After the singers death the world waited for the sordid tabloid exposs. Instead we got stories about his extraordinary generosity, writes Guardian features writer Simon Hattenstone
There was always a poignancy to the song Last Christmas, but George Michael could have never imagined just how poignant it was to become. On Christmas Day, it will be a year since Michael died; 25 December 2016 was not only his last Christmas it was his last day on Earth.
There is no song that sums up the contradictions of Michael so beautifully as Last Christmas. It is cheap, schmaltzy and reeks of artifice (think of the dodgy electronic drum and plonky synth). Yet it is also a melancholy masterpiece (that anguished voice soaring in the final I gave you my heart). It may be based on a lie (Michael is distraught because he has been dumped by the woman he loves Last Christmas was released in 1984, 14 years before he came out as gay) but it could not be more emotionally honest.
The video shows a group of young friends holidaying at Christmas in an Alpine ski resort. It is classic 80s (big hair, big cars, loadsamoney) with a simple, old-fashioned narrative (love, heartbreak, humiliation, yearning).
We see how last Christmas Michaels character not only gave his girlfriend his heart, he also gave her a gorgeous brooch. And now she has dumped him for a man played by Wham! partner Andrew Ridgeley. To add insult to injury, she is still wearing the same brooch.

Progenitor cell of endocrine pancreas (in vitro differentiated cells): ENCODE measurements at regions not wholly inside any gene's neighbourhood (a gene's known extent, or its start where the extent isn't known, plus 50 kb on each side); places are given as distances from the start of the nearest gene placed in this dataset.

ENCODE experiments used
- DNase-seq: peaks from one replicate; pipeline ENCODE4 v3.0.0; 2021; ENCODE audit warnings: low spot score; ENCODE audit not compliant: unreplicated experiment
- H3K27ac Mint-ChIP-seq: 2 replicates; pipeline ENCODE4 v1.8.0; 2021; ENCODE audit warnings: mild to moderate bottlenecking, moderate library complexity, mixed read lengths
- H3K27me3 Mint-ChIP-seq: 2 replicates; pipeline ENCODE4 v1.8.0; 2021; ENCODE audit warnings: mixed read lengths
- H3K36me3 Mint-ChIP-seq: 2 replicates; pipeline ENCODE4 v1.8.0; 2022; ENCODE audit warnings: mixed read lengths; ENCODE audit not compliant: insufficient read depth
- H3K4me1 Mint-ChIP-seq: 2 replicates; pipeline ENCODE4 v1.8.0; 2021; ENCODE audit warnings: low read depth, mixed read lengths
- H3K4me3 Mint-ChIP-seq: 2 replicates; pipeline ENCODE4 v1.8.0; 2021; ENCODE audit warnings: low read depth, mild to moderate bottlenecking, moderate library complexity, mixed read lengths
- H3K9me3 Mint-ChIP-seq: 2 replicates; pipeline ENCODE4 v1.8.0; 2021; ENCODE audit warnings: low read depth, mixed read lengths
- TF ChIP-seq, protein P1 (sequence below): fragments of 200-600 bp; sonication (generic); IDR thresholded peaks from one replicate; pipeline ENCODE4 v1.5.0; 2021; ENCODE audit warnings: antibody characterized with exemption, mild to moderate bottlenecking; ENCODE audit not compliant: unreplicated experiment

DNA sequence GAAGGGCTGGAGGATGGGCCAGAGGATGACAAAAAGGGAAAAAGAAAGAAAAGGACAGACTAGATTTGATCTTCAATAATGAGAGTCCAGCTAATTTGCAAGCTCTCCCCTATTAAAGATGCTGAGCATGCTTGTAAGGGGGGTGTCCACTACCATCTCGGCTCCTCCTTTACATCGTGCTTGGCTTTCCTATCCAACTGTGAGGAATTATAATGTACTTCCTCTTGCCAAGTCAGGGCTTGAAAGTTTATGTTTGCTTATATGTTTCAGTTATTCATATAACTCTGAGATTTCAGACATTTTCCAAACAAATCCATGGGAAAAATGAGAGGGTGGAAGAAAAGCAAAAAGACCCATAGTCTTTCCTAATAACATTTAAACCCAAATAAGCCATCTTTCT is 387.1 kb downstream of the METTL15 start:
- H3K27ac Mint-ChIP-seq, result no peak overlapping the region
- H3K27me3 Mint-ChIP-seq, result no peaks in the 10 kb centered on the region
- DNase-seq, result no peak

Michael may be beautiful, with a fringe and 4×4 to die for, but he still feels like a loser in the game of love. There is even a hint at the secret hes keeping (A man under cover but you tore me apart).
It was not only the timing (the embers of Christmas Day) or the shock (he hadnt been ill), it was the sadness of so much promise unfulfilled. Despite his phenomenal success, for the best part of two decades he had struggled with writers block, addiction and depression. All the time, he promised us he was on the brink of a creative comeback. Astonishingly, despite the failure to produce new songs, his reputation did not diminish.
In a way he became his art the reclusiveness, the recklessness, the compulsion to truth when he did emerge from the shadows. In the end, he was remembered almost as much for his lifestyle as for his music.
It may have taken him till his mid-30s to come out, but when he did boy, did he do it in style, with the single Outside, a fabulous hymn to his conviction for cottaging in a public toilet. After that there was no holding back. He would talk at length about the joy of casual sex with strangers on Hampstead Heath, the 25 spliffs a day he got through, his arrest for possession of crack you name it.
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